Tracy Heather Strain's new film shows Zora Neale Hurston as anthropologist

Zora Neale Hurston is profiled in a new PBS documentary "Zora Neale Hurston: Claiming a Space," which focuses on her work as a folklorist documenting Black culture. Photo courtesy of the Library of Congress
1 of 5 | Zora Neale Hurston is profiled in a new PBS documentary "Zora Neale Hurston: Claiming a Space," which focuses on her work as a folklorist documenting Black culture. Photo courtesy of the Library of Congress

PHILADELPHIA, Jan. 17 (UPI) -- In the new PBS documentary Zora Neale Hurston: Claiming A Space, director Tracy Heather Strain focuses on the writer's research on Black people in the South and the obstacles to her work being taken seriously.

Hurston was a native of Eatonville, Fla., the oldest all-Black town in the United States. After a series of life challenges, including the death of her mother, Hurston made her way to Washington, and then to New York City, where she would become part of the Harlem Renaissance, a group of Black writers, scholars and artists.


"Zora Neale Hurston is a name that, for some people's outlook, is particularly natural because there are a couple of recent releases of books," Strain told UPI in a recent Zoom interview ahead of Tuesday's documentary premiere.

"But I don't think a lot of people know who she is. Some people will know that she wrote Their Eyes Were Watching God, but they won't know her story and they won't know her interaction with anthropology and that her writing weaves in her ethnographic research."


Years after her death, Hurston was rediscovered and lauded for her groundbreaking 1937 novel Their Eyes Were Watching God.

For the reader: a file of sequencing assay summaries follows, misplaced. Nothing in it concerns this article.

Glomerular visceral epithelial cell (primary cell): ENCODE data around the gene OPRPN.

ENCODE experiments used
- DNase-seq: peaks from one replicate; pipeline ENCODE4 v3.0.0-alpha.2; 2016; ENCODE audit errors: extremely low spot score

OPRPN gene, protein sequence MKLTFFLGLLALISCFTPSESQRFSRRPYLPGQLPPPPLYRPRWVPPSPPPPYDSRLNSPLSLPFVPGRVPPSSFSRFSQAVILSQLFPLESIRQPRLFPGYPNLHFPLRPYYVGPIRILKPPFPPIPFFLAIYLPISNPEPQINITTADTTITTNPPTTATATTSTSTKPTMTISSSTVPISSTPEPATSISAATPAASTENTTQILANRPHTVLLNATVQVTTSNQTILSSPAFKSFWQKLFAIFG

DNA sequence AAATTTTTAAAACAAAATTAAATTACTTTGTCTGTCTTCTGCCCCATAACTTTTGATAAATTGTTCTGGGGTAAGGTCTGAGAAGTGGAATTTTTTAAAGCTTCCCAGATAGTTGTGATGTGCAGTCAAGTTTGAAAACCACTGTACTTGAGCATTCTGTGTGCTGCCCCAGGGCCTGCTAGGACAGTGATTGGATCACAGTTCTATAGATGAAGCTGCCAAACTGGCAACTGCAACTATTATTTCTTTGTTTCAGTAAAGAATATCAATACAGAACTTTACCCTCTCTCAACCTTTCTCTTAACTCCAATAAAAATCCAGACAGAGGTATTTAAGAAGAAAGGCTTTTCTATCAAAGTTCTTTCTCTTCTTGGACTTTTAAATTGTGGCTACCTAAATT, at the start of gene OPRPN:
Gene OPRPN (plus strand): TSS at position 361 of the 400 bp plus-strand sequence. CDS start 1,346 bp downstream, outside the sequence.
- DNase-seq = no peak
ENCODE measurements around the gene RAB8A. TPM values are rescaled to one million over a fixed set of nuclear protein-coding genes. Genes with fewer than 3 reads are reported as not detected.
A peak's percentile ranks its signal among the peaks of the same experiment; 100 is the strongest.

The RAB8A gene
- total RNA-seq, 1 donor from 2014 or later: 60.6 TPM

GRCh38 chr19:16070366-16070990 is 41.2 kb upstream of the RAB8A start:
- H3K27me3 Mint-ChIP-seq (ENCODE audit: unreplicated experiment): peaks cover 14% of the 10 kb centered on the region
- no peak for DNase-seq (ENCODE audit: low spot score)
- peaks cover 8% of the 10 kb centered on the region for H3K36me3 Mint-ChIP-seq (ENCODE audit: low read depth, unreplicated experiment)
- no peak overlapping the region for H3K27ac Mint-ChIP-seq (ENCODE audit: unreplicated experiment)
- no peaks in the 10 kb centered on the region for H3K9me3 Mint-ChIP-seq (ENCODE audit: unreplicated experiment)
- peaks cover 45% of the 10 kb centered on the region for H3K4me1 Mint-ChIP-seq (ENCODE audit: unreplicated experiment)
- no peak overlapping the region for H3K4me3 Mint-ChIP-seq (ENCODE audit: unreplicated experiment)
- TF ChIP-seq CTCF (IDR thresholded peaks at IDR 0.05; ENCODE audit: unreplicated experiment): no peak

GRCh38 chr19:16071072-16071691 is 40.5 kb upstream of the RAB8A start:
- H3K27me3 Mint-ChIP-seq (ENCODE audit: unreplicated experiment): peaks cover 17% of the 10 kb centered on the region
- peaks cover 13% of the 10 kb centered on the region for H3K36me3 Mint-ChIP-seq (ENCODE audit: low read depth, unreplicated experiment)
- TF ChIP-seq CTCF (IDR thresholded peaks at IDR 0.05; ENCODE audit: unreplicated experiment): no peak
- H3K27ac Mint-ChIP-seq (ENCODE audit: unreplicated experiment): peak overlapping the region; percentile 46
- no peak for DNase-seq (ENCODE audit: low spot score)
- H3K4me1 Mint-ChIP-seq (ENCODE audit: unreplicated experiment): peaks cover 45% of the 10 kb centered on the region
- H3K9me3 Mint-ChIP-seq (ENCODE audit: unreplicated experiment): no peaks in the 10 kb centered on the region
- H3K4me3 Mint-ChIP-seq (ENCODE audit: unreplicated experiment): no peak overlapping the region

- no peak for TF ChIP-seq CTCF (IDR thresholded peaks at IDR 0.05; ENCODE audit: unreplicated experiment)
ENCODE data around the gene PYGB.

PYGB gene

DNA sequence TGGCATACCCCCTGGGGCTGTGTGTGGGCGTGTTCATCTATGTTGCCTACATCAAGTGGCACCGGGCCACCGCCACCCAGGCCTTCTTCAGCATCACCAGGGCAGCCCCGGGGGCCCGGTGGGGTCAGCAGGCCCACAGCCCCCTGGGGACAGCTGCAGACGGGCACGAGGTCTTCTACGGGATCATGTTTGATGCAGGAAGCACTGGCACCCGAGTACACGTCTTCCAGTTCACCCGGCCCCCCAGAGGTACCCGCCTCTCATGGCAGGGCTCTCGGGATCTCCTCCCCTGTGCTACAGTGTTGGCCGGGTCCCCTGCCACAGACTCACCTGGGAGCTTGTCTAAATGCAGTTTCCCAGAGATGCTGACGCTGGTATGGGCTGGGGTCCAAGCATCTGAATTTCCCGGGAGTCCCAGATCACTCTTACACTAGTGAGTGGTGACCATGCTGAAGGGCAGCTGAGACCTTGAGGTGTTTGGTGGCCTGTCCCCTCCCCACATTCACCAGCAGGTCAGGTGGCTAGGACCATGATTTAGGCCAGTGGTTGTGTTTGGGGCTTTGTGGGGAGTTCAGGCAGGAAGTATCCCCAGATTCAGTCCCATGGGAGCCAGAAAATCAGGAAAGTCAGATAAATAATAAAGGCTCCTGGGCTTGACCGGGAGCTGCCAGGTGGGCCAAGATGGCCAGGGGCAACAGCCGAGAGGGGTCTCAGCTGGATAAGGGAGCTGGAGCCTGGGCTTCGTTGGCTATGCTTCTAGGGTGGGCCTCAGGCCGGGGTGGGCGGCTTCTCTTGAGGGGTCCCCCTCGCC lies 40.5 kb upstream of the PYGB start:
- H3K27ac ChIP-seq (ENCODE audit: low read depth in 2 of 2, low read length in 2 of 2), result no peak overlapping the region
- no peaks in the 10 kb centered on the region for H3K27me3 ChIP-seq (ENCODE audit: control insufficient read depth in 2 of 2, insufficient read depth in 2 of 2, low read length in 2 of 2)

Hurston wrote four novels and more than 50 short stories, plays and essays throughout her 25-year career.

In 1975, author and poet Alice Walker helped lead the renaissance of Hurston's work by writing an article, finding her grave and adding a marker. Among other works published after her death, You Don't Know Us Negroes, a collection of Hurston's essays was released in 2022.

"So, she has books that are more ethnographic that weave in more of her literary style in a personal narrative," Strain said. "And then she has books like Their Eyes Were Watching God that is considered a literary text but incorporates lots of the ethnographic research she collected, as well as memory and stories that she knew of from her childhood."

Her life has been examined before. Hurston wrote an autobiography, Dust Tracks on the Road, in 1942. In 2005, the documentary A Heart With Room for Every Joy was released, and in 2004, the late University of Georgia Professor Valerie Boyd penned a definitive biography, Wrapped in Rainbows: The Life of Zora Neale Hurston.


Hurston studied at Columbia University under the tutelage of famed German anthropologist Franz Boas but had trouble having her work taken seriously due to her race and lack of academic credentials.

The history series American Experience asked Strain, the Corwin-Fuller professor at Wesleyan University, to direct the documentary after she wrote and produced Sighted Eyes/Feeling Heart, a feature documentary about Raisin in the Sun playwright Lorraine Hansberry.

Strain said the focus on Hurston's contributions to anthropology was intentional.

"It was a mandate from the beginning because you may or may not know, there was a [Hurston] documentary done in the '90s," she said. "It's always great to do new biographies as we learn more information about people. On this one, [producers] decided that the anthropology should be foregrounded because that's what a lot of people don't know about. And so, we were excited about that.